Science Proves All Music Produced After The 60s Blows
Well, theyâ€™ve finally done it. Researchers have finally found proof that suggests the music of the 60â€™s may be categorically better than anything to proceed it.
At least, thatâ€™s one way to look at the study by Professor Carol Lynne Krumhansl at Cornell University.
The main point of her study is to identify the kinds of music that illicit the most emotional of responses from listeners and, as you may have guessed, itâ€™s the music of our teens and 20s which sends us into whirlwinds of nostalgic fury. To those currently teenaged to 20s-ish, feel lucky; this will probably be as good as music gets in your opinion.
Now that I think of it, thatâ€™s probably terrible news, considering the garbage your generation is producing en masse.
Krumhansl and her team created an online survey and asked some 62 college-aged participants to listen to audio samples of top Billboard hits from 1955 to 2009 and rate their reactions to the music on a scale from one to ten. The survey specifically asked questions about how happy, sad, energetic or nostalgic the song clips made the listener feel. When the results were in, the researchers discovered songs which were most popular when the person was in their 20s got the most emotional response from the volunteers. Whatâ€™s more, even the music of an era which preceded their birthday was also able to illicit a strong emotional response, what Krumhansl calls a â€śreminiscence bump.â€ť
This makes sense, of course. Most of us, Iâ€™m sure, can recall moments when our parents controlled the radio with an iron thumb and tuned in only to the stations they chose. If you were my father, you listened only to the classic rock station, despite the fact that you worked for a competing radio station.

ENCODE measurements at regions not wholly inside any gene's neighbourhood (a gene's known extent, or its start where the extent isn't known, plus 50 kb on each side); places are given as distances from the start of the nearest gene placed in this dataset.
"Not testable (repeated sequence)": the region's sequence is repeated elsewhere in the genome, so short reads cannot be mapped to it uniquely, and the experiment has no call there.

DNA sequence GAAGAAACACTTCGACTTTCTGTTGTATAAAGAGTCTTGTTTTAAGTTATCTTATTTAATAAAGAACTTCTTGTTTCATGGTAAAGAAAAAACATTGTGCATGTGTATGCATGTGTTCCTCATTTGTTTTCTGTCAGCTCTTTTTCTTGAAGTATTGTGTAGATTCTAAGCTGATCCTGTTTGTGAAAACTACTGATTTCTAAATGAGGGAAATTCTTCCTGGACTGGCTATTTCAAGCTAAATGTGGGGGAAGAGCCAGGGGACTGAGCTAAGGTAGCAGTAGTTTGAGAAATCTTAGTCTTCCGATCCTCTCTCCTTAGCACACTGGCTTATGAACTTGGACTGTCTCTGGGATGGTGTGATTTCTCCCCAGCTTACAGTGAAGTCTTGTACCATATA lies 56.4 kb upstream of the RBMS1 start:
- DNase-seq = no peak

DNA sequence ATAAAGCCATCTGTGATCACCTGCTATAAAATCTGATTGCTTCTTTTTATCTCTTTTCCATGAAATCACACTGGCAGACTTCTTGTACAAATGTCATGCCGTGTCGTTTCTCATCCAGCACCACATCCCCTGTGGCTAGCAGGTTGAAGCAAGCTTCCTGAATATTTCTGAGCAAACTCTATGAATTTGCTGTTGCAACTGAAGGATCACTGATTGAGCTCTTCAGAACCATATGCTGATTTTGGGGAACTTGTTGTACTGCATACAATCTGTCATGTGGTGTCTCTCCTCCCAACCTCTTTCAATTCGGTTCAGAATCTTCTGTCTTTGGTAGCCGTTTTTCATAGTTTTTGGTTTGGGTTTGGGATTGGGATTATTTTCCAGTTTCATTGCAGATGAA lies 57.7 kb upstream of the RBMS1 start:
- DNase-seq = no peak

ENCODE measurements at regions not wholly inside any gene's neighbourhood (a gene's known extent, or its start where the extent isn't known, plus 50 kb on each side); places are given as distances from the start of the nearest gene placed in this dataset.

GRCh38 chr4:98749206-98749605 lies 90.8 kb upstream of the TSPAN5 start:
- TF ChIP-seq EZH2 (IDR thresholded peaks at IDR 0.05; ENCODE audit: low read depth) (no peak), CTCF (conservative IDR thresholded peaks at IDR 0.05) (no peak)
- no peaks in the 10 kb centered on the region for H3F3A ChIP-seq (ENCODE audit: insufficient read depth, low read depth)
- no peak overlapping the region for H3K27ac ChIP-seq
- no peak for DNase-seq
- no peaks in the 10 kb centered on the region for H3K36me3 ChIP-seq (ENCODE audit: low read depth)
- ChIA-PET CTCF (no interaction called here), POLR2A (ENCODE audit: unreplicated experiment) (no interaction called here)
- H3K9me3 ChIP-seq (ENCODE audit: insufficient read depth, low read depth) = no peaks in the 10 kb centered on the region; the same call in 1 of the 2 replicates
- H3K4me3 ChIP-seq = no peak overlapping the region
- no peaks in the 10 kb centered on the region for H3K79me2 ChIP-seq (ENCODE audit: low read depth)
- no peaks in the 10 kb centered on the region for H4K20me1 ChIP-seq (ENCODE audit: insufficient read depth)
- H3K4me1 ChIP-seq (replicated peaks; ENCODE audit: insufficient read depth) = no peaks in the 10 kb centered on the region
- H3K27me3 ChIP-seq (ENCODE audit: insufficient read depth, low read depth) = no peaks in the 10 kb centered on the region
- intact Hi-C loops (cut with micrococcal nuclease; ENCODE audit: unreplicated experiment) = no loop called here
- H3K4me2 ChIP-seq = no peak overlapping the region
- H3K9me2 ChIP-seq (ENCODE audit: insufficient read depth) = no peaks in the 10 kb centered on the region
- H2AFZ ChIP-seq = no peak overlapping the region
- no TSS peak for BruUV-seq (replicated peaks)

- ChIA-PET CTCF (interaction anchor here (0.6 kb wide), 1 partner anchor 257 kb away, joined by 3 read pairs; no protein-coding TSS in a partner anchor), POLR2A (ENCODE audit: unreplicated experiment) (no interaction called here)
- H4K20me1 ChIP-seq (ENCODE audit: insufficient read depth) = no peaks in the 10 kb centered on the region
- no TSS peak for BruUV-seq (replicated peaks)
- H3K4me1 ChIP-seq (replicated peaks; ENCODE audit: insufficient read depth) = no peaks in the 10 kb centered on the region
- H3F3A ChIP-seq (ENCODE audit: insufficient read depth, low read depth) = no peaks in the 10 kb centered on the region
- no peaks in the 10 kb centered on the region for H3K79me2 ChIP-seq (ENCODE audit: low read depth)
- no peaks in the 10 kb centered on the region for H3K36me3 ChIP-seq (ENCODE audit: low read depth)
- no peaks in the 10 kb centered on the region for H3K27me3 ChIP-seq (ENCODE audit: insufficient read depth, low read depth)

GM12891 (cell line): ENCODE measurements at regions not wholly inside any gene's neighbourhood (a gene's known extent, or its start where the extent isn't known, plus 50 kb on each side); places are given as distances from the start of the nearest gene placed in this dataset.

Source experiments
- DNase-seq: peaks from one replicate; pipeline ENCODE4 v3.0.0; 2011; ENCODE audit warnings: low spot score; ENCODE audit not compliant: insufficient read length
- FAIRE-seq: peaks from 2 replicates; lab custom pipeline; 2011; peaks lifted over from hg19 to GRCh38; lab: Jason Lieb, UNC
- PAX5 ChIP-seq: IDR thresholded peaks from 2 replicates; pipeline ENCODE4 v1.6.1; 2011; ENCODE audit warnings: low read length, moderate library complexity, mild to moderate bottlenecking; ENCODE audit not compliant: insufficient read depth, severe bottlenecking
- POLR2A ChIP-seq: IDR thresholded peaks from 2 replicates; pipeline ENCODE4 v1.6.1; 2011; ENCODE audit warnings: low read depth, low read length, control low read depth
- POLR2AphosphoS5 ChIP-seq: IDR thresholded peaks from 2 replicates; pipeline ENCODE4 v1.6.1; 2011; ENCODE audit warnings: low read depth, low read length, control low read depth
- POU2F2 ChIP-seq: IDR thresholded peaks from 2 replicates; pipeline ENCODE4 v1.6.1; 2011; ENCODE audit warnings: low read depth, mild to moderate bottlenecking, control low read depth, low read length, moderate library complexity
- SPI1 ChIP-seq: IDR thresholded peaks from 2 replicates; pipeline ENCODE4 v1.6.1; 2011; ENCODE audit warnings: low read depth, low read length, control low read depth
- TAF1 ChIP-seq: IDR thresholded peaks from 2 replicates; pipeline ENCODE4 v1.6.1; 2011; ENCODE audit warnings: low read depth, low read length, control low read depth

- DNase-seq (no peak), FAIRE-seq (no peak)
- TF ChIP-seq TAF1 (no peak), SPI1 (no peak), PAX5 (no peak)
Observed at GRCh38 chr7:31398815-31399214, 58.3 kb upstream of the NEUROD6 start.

(Heâ€™s still there today, some 23 years later.)
If you were my mother, you listened only to the station your husband worked for.
For these young volunteers, this meant having an affinity and emotional response to songs of the 80â€™s, a not entirely terrible era for music on the whole, but certainly not the best.
No, I consider myself fortunate enough to be of the age where my parents (mostly my father) listened to music just a bit before his time.
If the results of this study hold true (I believe they do), my dad should have loved the music of the late 70â€™s: disco, arena rock, and plenty of coked-out glam. While he enjoyed the music of Fleetwood Mac, James Taylor, The Eagles and Boston, his loyalties fall firmly in the 60â€™s camp. I tell as many people as I can that I was raised on a steady diet of Bob Dylan and the Beatlesâ€¦that is, when my mother didnâ€™t have her hand on the knob. In the days since my childhood, Iâ€™ve had several conversations regarding just how very good the music from the 60â€™s is, how it continues to stand up to the toughest scrutiny, and how musicians today are still trying to capture the magic originally created by the Woodstock generation.
Krumhansl and team even bring this up, saying the volunteers also shared strong emotional responses to the music of their grandparents from this generation. Could this, they wonder, prove ONCE AND FOR ALL that weâ€™ve mostly been banging pots and pans together in the 48 years since Dylan plugged in or the 44 years since the Fab Four walked across Abbey Road to Apple Studios?
Feel free to take the survey yourself. Krumhansl and team have posted the thing online and say it should take about 30 minutes to complete.
And while I certainly felt a pull of nostalgia when I heard songs from Ace of Base, Boyz II Men and Mariah Carey (hey, those were the songs they played in the survey) it could never compare to the literal goosebumps I encountered when the chorus of â€śShe Loves Youâ€ť played through my headphones just moments ago.
God, I love that song…
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